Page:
1. The questions for decision in all of these cases are raised by the defendant's respective motions for a new trial. All of the motions are alike. The first and second special grounds of the motions complain because the trial court failed and refused to grant defendant's "motion to vacate judgment," and because the court, in denying the respective motions to vacate the judgments, failed to consider certain evidence adduced on the hearing of said motions. It is well settled that: "A motion for a new trial goes only to the verdict and reaches only such errors of law and fact as contributed to the rendition of the verdict." Herz v. Claflin Co., 101 Ga. 615 (5) (29 SE 33)
. Fields v. Fields, 203 Ga. 561 (47 SE2d 640)
; Smith v. Smith, 220 Ga. 16 (136 SE2d 758)
; Frazier v. Beasley, 59 Ga. App. 500
, 501 (2) (1 SE2d 458
); Patillo v. Thompson, 106 Ga. App. 808
, 809 (1) (128 SE2d 656
). A ruling or decision of the court made subsequent to the rendition of a verdict can never, under the foregoing rule, be made the subject matter of a valid ground of a motion for a new trial, and it follows, therefore, that the first and second grounds of the respective motions for a new trial in these cases present no question for decision and were properly overruled.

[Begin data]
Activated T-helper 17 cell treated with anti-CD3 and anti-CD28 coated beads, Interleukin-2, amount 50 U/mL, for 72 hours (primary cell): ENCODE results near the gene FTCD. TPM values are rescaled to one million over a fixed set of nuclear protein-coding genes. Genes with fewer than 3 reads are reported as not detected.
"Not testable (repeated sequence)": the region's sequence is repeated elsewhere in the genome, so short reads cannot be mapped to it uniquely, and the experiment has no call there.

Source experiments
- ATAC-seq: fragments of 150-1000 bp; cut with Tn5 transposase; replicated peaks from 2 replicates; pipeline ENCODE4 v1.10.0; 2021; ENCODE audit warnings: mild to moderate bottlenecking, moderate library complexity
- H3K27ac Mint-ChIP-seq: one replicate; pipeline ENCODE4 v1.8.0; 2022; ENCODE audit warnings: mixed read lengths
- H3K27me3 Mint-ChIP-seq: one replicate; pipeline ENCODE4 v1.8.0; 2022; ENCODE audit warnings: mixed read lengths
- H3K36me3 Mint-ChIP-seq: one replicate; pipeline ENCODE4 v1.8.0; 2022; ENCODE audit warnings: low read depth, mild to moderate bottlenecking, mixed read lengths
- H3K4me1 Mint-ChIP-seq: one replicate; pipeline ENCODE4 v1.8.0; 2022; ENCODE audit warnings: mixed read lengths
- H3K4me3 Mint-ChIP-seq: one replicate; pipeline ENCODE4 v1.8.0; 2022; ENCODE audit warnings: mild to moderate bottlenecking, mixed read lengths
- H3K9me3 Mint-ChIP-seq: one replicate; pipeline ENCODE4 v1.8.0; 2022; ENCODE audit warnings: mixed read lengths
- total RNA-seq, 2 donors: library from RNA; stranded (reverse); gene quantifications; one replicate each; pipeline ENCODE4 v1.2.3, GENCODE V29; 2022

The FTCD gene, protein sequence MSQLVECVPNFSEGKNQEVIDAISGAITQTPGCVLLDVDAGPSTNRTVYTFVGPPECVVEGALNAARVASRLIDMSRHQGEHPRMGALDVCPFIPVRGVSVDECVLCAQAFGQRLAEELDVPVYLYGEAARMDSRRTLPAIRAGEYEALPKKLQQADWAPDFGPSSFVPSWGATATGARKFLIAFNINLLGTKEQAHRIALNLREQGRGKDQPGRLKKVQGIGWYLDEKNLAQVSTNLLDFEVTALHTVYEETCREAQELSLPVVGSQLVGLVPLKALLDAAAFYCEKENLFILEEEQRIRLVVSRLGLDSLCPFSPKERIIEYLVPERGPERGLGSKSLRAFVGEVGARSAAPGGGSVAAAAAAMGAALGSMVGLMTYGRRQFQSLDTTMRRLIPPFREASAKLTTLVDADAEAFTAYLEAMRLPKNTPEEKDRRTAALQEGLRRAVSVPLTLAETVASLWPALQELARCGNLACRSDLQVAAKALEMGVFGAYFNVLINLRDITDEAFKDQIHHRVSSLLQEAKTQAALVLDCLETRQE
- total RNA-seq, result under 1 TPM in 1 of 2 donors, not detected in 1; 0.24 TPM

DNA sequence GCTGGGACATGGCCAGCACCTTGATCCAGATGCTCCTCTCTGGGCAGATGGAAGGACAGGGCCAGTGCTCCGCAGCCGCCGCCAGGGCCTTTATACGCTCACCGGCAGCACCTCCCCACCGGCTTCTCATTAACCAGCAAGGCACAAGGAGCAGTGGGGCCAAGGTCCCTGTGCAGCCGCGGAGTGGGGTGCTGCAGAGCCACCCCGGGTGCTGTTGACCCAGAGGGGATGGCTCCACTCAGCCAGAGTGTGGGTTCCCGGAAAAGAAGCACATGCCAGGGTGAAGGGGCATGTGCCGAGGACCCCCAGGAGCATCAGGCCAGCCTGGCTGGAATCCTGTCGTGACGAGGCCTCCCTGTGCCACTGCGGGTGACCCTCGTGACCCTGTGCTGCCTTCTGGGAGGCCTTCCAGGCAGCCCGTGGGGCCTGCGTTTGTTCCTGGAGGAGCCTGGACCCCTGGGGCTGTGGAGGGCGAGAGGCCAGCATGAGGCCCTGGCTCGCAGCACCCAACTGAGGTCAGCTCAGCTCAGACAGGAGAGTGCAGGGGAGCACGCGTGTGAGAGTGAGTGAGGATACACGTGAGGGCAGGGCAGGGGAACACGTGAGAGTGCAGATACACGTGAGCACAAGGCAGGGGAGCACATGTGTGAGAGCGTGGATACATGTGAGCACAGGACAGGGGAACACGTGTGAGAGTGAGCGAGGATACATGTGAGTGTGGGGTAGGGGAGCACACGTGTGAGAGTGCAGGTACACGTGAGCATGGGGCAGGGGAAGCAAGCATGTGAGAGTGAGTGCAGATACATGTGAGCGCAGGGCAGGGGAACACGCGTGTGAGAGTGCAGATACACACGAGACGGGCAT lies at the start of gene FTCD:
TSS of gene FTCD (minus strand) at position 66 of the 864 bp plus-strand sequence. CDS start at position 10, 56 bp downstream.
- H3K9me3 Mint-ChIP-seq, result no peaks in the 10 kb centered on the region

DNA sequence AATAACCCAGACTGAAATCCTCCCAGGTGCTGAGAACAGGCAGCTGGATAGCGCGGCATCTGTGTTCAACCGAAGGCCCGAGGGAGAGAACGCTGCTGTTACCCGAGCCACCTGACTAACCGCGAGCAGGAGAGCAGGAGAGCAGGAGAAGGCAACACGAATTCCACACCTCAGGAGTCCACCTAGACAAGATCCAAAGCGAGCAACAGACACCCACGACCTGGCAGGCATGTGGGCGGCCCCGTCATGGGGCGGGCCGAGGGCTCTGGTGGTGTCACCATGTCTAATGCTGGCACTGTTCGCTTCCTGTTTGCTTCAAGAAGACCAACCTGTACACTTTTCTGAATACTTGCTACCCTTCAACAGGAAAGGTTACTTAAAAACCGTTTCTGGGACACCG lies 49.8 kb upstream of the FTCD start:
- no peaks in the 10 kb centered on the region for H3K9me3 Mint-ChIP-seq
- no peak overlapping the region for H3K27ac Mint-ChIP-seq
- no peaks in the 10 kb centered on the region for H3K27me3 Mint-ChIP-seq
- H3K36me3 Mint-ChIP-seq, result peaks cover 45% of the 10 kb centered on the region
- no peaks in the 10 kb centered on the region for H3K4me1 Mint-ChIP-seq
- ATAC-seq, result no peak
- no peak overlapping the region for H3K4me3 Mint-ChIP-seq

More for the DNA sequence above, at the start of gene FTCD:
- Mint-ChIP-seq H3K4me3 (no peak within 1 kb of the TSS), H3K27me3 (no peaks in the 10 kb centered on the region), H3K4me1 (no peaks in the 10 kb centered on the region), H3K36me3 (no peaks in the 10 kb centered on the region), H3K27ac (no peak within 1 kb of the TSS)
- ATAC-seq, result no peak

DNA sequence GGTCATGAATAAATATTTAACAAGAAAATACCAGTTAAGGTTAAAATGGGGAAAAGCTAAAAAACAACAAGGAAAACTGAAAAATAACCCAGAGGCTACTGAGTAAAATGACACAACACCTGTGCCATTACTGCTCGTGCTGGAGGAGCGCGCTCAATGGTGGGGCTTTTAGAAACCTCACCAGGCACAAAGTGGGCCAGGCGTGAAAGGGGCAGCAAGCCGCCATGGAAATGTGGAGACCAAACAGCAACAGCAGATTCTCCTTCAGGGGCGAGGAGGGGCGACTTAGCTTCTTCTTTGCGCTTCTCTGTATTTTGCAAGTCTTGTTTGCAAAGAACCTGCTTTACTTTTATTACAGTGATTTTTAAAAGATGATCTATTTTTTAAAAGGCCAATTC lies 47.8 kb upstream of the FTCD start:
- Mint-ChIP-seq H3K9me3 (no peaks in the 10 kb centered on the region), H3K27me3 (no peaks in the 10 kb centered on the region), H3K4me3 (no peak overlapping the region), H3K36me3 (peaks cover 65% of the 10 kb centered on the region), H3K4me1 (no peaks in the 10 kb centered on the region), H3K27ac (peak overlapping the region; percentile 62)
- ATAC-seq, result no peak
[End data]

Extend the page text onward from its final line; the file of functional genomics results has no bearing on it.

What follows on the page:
2. The third special ground of each motion assigns error because the court admitted into evidence "and predicated the judgment rendered in" each case upon a certain letter written by the attorney for the defendant to the attorney for the plaintiffs. This ground of the respective motions fails to point out how the consideration of this letter by the court in rendering the respective judgments adversely affected the trials or influenced the verdicts. It is, therefore, under the principle of law announced in the first headnote, insufficient to present any question respecting the propriety of admitting in evidence the letter therein referred to.
3. Under the defendant's answer in each of these cases the defendant admitted that the respective plaintiffs were covered by crop hail insurance policies issued by the defendant covering certain described tobacco crops, and it was further admitted that the plaintiffs, respectively, sustained losses to the crops covered resulting from a wind and hail storm. The sole defense made by the defendant in its respective answers was that the losses did not amount to the percentages claimed by the plaintiffs. In each of the cases the verdict of the jury is supported by evidence as to the percentages of loss claimed. The respective motions for a new trial on the general grounds were properly overruled.
J. H. Highsmith, contra.